Jenica Leah, Founder of JLG Publishing
Specialising in publishing books written by young authors and that inspire young readers
At just six weeks old, I was diagnosed with a genetic condition called Sickle Cell Anemia (SCA). It affects haemoglobin in red blood cells – causing the cells to turn sickle-shaped and become sticky.
The new shape causes the cells to stick in blood vessels throughout my body – cutting off oxygen. When this occurs, it’s known as a ‘sickle cell crisis’ and can lead to all sorts of health-related complications.
SCA affects people differently. In my case, I’m in extreme pain on a daily basis. I can do things to manage it, such as drinking plenty of fluids and staying warm, but it was impossible for me to have a full-time job because it’s such an unforgiving condition. I once had a crisis in my lungs, which left me fighting for my life; another, near my brain, caused me to have a minor stroke. I may look fine on the outside, but it’s an invisible condition which can strike at any given time.
Getting plenty of rest and not overworking is vital, which is why I’m self-employed. In 2016, I wrote the children’s book ‘A Little Different’ as part of a planned series of books called ‘My Friend Jen’. Jen is a child with SCA and her stories will be based upon my own personal experience. My first book explains what Jen’s condition is, but offers a positive outlook on her life and explores what can be achieved.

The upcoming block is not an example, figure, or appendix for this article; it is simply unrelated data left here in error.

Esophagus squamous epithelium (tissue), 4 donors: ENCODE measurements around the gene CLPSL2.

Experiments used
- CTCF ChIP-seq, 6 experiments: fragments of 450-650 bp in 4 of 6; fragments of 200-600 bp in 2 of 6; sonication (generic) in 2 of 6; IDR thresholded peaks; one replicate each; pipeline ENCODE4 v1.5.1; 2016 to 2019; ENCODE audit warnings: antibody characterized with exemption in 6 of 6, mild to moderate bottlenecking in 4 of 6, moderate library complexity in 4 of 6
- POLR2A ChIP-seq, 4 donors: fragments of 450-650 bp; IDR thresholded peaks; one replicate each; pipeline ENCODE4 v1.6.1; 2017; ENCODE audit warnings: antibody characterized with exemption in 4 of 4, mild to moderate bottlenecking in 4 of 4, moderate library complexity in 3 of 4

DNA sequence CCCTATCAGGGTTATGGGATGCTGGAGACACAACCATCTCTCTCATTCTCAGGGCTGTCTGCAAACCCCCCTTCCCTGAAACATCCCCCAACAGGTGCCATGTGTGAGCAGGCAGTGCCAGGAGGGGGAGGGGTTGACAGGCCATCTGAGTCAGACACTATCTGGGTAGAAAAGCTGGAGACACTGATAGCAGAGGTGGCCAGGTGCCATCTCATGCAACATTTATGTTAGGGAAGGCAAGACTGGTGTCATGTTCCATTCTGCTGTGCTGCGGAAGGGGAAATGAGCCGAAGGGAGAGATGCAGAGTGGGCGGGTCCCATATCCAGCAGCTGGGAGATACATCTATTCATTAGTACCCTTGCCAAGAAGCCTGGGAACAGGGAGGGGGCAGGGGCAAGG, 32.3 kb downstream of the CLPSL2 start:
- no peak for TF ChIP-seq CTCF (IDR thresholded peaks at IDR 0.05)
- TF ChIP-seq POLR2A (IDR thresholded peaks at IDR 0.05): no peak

A year later, I founded JLG Publishing with the intention of encouraging people to tell their own stories. As well as offering publishing packages, I also deliver my own six-step training programme to people aspiring to become self-published. To date, more than 15 authors have benefited from this programme, which makes me very proud because they have shared their personal journeys with a wider audience.
‘A Little Different’ was published through my own company and I’m delighted to say that on 5 March this year, a follow-up ‘My Friend Jen’ book – ‘The Check-Up’ – will be officially launched.
Living with SCA is a battle and I’ve always been told what I can’t do. I want everyone to prove themselves right – regardless of who they prove wrong in the process.